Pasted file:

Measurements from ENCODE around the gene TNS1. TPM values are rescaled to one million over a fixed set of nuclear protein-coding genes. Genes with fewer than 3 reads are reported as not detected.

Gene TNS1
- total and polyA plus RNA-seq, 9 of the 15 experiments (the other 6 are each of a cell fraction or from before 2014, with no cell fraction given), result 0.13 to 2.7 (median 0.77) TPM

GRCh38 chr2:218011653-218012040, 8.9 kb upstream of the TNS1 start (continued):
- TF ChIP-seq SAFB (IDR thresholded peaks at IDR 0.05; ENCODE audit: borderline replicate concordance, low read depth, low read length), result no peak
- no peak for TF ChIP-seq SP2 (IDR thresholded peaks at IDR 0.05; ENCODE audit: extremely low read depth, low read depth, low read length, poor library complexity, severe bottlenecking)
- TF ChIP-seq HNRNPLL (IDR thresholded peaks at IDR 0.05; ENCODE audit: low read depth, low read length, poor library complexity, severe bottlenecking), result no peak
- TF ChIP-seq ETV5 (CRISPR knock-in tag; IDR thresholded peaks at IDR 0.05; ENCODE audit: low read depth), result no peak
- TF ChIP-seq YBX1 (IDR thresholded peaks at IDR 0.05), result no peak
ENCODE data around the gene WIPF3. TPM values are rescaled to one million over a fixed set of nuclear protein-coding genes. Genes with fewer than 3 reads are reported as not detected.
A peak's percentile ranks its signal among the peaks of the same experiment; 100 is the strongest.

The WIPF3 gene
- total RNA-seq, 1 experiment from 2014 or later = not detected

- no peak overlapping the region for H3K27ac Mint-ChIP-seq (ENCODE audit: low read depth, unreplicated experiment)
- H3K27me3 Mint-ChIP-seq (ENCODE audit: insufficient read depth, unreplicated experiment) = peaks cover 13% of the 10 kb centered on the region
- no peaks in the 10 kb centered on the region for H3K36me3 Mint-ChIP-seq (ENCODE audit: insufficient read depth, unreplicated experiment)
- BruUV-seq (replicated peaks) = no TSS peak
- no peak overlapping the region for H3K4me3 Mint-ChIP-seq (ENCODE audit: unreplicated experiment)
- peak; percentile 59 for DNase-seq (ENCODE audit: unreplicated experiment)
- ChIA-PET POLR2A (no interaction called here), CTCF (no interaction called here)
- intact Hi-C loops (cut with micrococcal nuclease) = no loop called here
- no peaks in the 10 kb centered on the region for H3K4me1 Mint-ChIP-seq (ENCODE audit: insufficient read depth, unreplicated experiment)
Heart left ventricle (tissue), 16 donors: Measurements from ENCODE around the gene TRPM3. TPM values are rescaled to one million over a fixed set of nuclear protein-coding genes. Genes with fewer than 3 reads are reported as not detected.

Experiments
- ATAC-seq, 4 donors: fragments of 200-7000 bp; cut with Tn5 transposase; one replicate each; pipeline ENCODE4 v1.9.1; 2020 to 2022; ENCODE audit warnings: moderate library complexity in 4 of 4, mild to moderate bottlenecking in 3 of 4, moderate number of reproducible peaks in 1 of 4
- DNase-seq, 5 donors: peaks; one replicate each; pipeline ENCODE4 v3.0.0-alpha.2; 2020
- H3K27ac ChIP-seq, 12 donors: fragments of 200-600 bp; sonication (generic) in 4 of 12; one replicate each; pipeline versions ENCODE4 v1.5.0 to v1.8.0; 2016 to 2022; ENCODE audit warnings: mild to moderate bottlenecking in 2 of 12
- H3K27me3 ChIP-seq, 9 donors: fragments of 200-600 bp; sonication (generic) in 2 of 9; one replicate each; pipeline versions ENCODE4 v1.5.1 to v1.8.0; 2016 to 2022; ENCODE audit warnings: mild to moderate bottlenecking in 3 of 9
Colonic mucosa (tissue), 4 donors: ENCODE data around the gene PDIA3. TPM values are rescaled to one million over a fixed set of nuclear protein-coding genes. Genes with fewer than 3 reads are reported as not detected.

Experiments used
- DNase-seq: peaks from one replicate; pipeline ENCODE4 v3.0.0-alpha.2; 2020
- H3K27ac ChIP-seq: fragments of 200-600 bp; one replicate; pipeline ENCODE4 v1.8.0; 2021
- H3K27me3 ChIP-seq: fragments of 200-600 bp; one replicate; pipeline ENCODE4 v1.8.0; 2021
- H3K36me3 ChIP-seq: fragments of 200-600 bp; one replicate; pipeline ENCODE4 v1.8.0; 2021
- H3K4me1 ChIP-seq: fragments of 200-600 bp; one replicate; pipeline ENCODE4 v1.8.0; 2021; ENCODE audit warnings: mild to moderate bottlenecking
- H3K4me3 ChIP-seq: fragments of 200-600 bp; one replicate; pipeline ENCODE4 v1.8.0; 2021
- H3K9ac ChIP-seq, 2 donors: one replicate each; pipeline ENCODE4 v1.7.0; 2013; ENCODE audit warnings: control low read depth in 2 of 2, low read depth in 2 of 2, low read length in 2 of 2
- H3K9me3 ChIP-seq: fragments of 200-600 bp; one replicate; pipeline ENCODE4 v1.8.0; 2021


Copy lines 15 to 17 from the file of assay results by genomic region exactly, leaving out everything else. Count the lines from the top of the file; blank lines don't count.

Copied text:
- H3K27me3 Mint-ChIP-seq (ENCODE audit: insufficient read depth, unreplicated experiment) = peaks cover 13% of the 10 kb centered on the region
- no peaks in the 10 kb centered on the region for H3K36me3 Mint-ChIP-seq (ENCODE audit: insufficient read depth, unreplicated experiment)
- BruUV-seq (replicated peaks) = no TSS peak